Cancellations, safety precautions rise in Cherokee Nation

BY CHAD HUNTER
Reporter &
LINDSEY BARK
Reporter
03/13/2020 04:00 PM
Main Cherokee Phoenix
A sign posted on an office window at the Cherokee Nation Tribal Complex in Tahlequah urges visitors to “think of others” before entering if they have symptoms like coughing or fever. LINDSEY BARK/CHEROKEE PHOENIX
TAHLEQUAH — From Tribal Council meetings to youth gatherings, many Cherokee Nation events have been cancelled or delayed as leaders focus on preventing the spread of COVID-19, commonly referred to as coronavirus.

“We’re postponing large gatherings for the time being,” Principal Chief Chuck Hoskin Jr. noted in an update posted to Youtube on March 12. “This includes not only local meetings, but at-large gatherings.”

Hoskin assured concerned tribal citizens that the CN is doing its part “to ease that worry and keep everyone safe.”

“We assembled a team of Cherokee Nation health and emergency management experts to guide our decision-making based on science and facts,” he said. “We’re also working to protect our workforce by stepping up our cleaning and sanitation efforts. We’re sending information to our elders and schools on how to prepare and respond to coronavirus. Our heath and safety experts are constantly meeting and are in contact with experts at (the Centers for Disease Control) and the Indian Health Service.”

By the end of the work week, an increasing number of offices at the Tribal Complex in Tahlequah displayed signs that urged visitors to “think of others” before entering if they have symptoms like coughing or fever.

“If you think you have symptoms, call the health center you normally visit before entering,” the signs say.

Other safety measures noted at CN locations included the installation of additional hand-sanitizer dispensers and periodic door-handle cleaning.

Hoskin said that if tribal citizens have recently traveled and have symptoms of fever, cough or shortness of breath, “they should call their Cherokee Nation health center first.”

A full list of health center phone numbers is available at health.chereokee.org/contact-us. The Cherokee Nation also has established a coronavirus call center at 833-528-0063, available from noon-8 p.m. Monday through Friday.

“By using this service, you can speak directly with health care employees when you have questions about the coronavirus,” Hoskin said, adding that health care centers or the call center are resources to “get directed on where to go for testing should they need it, as we have the ability to test for coronavirus within the Cherokee Nation health system.”

The Tribal Council, in an effort to “do our part to help prevent the spread of COVID-19,” postponed council-led community gatherings and cancelled all March council and committee meetings.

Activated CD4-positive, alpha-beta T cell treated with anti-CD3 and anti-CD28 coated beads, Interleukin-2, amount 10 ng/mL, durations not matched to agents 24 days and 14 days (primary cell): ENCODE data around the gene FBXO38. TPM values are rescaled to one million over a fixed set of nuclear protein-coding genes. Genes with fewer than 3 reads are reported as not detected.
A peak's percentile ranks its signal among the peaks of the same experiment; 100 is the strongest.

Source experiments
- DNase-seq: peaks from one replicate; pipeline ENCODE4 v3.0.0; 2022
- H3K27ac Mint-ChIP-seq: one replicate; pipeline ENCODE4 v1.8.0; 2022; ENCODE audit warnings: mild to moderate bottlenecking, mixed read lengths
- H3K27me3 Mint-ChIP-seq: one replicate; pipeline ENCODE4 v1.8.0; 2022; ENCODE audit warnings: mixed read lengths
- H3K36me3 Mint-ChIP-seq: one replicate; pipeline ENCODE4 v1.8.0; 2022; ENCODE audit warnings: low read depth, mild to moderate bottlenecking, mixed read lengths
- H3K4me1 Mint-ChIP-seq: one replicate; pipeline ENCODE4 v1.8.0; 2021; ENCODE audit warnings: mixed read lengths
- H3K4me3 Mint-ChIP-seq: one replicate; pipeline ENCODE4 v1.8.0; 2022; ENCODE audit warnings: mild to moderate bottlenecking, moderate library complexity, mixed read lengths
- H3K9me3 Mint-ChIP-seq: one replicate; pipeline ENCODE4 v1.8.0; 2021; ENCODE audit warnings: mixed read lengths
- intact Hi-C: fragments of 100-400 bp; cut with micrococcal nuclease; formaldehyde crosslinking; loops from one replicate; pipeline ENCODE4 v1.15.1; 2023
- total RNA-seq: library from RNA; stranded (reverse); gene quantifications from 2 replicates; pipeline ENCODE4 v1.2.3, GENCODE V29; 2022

“I briefed Chief Hoskin on this matter and we agree, the safety of our tribal citizens and communities requires that we all do our part and act responsibly,” Tribal Council Speaker Joe Byrd stated in a news release.

Cherokee Nation museums and the Cherokee Heritage Center are scheduled to remain open, but out of “an abundance of caution for the health and safety of employees and guests,” several upcoming events related to Cherokee Nation Cultural Tourism have been cut.

Cancelled CN-related events and meetings include:

• March 14 artist showcase at the Cherokee National History Museum featuring Cherokee National Treasure Lisa Rutherford.

• March 14 Cherokee Heritage Center’s “American Indians in Major League Baseball: The First Fifty Years” discussion at the Chota Conference Center.

• March 16 Tribal Council and committee meetings.

• March 19 spring break activities at Cherokee Nation museums.

• March 19 Cherokee Heritage Center genealogy workshop.

• March 19 Cherokee Nation Tribal Youth Summit at the Chota Conference Center. This event may be rescheduled.

• March 26 Tribal Council committee meetings.

Updates to postponements or rescheduling are available on the Cherokee Nation’s Facebook page. A request was submitted to Cherokee Nation Businesses asking if and potentially how the tribe’s casinos are affected by COVID-19.

Earlier in the week, the CN received an award of $750,000 from the Centers for Disease Control and Prevention to help respond to the coronavirus.

“Today’s funding from the CDC will continue to help us provide testing, supplies and other resources to keep the Cherokee Nation safe,” the CN noted on Facebook.
About the Authors
Lindsey Bark grew up and resides in the Tagg Flats community in Delaware County. She graduated magna cum laude from Northeastern State University in 2012 with a bachelor’s degree in mass communication, emphasizing ...
lindsey-bark@cherokee.org • 918-772-4223
Lindsey Bark grew up and resides in the Tagg Flats community in Delaware County. She graduated magna cum laude from Northeastern State University in 2012 with a bachelor’s degree in mass communication, emphasizing ...
Chad Hunter has spent more than two decades in the newspaper industry as a reporter and editor in Arkansas, Oklahoma and his home state of Missouri. He began working for the Cherokee Phoenix in late  ...
chad-hunter@cherokee.org • 918-453-5269
Chad Hunter has spent more than two decades in the newspaper industry as a reporter and editor in Arkansas, Oklahoma and his home state of Missouri. He began working for the Cherokee Phoenix in late ...

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